When my second novel was published in 2007, I contacted a number of bookstores in my area to ask if they would be interested in having me do a book signing. One of those was an independent bookstore whose owner promoted herself as eager to support local authors.
But when I reached the owner on the phone, I got a different response. After hemming and hawing for a moment, she dropped the pretense.
“Look,” she said, “why would anyone want to buy your book? You’re nobody famous.”
I wrote down the words in something like shock. Of course, big names sell books. But independent bookstores usually portray themselves as being more involved in the community than the national chain stores, more knowledgeable, more interested in discovering unknown authors and the next great book.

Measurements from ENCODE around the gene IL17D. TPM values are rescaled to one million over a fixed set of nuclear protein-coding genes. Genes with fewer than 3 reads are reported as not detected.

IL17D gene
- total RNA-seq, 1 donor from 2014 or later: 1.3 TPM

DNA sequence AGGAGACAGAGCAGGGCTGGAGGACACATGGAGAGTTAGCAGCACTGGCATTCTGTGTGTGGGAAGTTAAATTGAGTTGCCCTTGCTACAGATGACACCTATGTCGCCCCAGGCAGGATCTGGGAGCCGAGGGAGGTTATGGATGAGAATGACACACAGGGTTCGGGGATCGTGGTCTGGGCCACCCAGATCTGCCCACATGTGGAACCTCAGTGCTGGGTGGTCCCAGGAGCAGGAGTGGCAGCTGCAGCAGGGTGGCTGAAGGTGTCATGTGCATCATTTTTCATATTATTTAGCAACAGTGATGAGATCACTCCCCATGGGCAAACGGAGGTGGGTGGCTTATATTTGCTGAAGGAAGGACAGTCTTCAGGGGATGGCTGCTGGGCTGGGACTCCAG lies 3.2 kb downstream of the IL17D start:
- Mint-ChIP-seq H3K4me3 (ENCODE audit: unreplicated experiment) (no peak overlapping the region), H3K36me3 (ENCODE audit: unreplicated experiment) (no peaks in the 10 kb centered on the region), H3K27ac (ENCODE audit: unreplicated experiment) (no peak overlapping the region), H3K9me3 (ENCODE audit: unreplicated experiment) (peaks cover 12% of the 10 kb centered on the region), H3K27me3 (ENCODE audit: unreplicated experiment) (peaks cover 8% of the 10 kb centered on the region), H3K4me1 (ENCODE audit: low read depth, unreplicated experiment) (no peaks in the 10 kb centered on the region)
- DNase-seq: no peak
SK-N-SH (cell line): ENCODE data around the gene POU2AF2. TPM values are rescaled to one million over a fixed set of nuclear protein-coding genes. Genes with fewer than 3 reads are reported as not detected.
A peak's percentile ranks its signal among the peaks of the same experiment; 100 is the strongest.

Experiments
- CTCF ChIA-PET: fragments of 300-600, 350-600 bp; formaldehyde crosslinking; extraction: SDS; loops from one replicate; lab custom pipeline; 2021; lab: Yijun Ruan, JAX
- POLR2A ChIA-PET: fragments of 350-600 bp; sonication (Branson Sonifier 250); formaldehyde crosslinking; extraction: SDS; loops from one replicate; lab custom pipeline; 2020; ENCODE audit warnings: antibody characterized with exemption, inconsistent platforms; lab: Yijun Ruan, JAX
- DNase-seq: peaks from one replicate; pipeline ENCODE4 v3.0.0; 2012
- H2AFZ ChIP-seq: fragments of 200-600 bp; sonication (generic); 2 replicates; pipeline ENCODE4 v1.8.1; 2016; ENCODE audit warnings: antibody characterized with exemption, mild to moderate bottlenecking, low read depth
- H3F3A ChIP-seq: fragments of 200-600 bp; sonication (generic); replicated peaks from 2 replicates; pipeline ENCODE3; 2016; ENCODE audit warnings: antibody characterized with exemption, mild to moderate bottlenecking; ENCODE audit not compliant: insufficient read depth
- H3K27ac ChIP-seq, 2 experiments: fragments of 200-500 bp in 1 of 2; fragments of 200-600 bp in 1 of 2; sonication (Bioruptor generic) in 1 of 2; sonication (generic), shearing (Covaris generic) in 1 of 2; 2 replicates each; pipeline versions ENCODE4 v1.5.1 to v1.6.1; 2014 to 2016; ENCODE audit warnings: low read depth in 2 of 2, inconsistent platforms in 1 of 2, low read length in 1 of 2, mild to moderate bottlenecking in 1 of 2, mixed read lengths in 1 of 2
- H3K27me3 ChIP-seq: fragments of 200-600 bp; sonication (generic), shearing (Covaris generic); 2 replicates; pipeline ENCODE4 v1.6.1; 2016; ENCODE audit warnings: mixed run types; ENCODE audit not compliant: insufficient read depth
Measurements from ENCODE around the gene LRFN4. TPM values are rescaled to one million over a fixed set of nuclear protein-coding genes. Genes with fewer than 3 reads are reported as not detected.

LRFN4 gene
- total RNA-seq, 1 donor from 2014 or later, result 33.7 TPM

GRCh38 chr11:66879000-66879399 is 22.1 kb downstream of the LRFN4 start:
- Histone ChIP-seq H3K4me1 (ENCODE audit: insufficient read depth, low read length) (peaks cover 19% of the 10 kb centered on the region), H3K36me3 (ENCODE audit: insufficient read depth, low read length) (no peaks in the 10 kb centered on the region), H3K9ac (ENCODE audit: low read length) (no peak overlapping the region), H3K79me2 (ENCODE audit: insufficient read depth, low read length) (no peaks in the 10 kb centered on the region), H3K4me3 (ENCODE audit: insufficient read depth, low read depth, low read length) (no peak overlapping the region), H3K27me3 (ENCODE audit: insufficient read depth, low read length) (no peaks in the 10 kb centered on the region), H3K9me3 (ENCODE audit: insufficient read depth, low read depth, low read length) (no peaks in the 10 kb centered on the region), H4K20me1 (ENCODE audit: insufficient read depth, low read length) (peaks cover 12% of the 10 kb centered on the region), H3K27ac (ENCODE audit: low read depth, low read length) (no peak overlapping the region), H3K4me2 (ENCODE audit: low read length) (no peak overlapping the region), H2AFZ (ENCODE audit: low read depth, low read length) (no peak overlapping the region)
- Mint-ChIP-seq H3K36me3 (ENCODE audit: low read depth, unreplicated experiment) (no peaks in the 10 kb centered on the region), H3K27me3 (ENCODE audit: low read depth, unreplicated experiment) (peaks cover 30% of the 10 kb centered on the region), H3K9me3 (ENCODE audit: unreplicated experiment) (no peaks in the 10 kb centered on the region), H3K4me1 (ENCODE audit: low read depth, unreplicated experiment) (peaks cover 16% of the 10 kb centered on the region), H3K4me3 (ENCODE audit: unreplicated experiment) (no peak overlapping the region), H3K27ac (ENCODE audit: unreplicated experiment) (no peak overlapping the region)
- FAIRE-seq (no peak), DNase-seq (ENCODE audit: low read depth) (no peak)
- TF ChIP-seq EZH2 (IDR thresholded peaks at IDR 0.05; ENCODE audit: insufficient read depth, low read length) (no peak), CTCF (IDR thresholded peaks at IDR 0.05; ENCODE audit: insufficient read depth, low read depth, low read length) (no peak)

So with The Secret Confessions of Anne Shakespeare coming out in two weeks, I did an experiment. I emailed a total of 36 independent bookstores in four states where I have ties. I attached information about myself and the book and simply asked that they check it out and let their customers and book clubs know about it.
The three bookstores where I had done signings for my previous novel replied instantly and favorably. Three more wrote back with nice notes, and further correspondence with one of those has led to a signing. My thanks to all six.
The remaining 30 did not reply or acknowledge receipt of my message.
Obviously, I’m not (yet) famous enough.